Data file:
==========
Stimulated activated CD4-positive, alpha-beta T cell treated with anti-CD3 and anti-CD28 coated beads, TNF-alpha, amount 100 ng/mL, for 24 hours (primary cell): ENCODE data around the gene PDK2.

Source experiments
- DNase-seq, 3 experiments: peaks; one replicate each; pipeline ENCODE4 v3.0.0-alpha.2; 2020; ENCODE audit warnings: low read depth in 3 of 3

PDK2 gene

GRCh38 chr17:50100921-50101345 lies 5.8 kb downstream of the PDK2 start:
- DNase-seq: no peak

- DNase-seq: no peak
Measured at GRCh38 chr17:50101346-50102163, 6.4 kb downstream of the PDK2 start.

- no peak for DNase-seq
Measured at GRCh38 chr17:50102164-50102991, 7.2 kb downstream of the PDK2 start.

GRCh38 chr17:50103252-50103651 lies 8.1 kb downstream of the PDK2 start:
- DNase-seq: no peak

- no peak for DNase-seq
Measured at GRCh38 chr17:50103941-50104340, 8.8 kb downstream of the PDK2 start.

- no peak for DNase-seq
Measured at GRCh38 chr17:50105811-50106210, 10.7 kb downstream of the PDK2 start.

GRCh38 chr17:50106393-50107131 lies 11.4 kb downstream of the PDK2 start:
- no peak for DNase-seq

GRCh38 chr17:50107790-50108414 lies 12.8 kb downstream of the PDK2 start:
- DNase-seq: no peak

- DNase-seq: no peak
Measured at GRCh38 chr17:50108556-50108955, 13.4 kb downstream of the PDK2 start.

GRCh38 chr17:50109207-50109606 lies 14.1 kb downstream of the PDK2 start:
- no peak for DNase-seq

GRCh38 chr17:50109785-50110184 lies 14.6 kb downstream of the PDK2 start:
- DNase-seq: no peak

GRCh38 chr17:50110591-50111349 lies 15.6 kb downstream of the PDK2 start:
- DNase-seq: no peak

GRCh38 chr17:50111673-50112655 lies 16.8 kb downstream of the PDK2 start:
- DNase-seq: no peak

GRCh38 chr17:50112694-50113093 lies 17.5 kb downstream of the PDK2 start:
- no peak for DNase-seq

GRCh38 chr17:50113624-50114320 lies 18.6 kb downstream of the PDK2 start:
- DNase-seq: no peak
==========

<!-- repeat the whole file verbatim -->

Stimulated activated CD4-positive, alpha-beta T cell treated with anti-CD3 and anti-CD28 coated beads, TNF-alpha, amount 100 ng/mL, for 24 hours (primary cell): ENCODE data around the gene PDK2.

Source experiments
- DNase-seq, 3 experiments: peaks; one replicate each; pipeline ENCODE4 v3.0.0-alpha.2; 2020; ENCODE audit warnings: low read depth in 3 of 3

PDK2 gene

GRCh38 chr17:50100921-50101345 lies 5.8 kb downstream of the PDK2 start:
- DNase-seq: no peak

- DNase-seq: no peak
Measured at GRCh38 chr17:50101346-50102163, 6.4 kb downstream of the PDK2 start.

- no peak for DNase-seq
Measured at GRCh38 chr17:50102164-50102991, 7.2 kb downstream of the PDK2 start.

GRCh38 chr17:50103252-50103651 lies 8.1 kb downstream of the PDK2 start:
- DNase-seq: no peak

- no peak for DNase-seq
Measured at GRCh38 chr17:50103941-50104340, 8.8 kb downstream of the PDK2 start.

- no peak for DNase-seq
Measured at GRCh38 chr17:50105811-50106210, 10.7 kb downstream of the PDK2 start.

GRCh38 chr17:50106393-50107131 lies 11.4 kb downstream of the PDK2 start:
- no peak for DNase-seq

GRCh38 chr17:50107790-50108414 lies 12.8 kb downstream of the PDK2 start:
- DNase-seq: no peak

- DNase-seq: no peak
Measured at GRCh38 chr17:50108556-50108955, 13.4 kb downstream of the PDK2 start.

GRCh38 chr17:50109207-50109606 lies 14.1 kb downstream of the PDK2 start:
- no peak for DNase-seq

GRCh38 chr17:50109785-50110184 lies 14.6 kb downstream of the PDK2 start:
- DNase-seq: no peak

GRCh38 chr17:50110591-50111349 lies 15.6 kb downstream of the PDK2 start:
- DNase-seq: no peak

GRCh38 chr17:50111673-50112655 lies 16.8 kb downstream of the PDK2 start:
- DNase-seq: no peak

GRCh38 chr17:50112694-50113093 lies 17.5 kb downstream of the PDK2 start:
- no peak for DNase-seq

GRCh38 chr17:50113624-50114320 lies 18.6 kb downstream of the PDK2 start:
- DNase-seq: no peak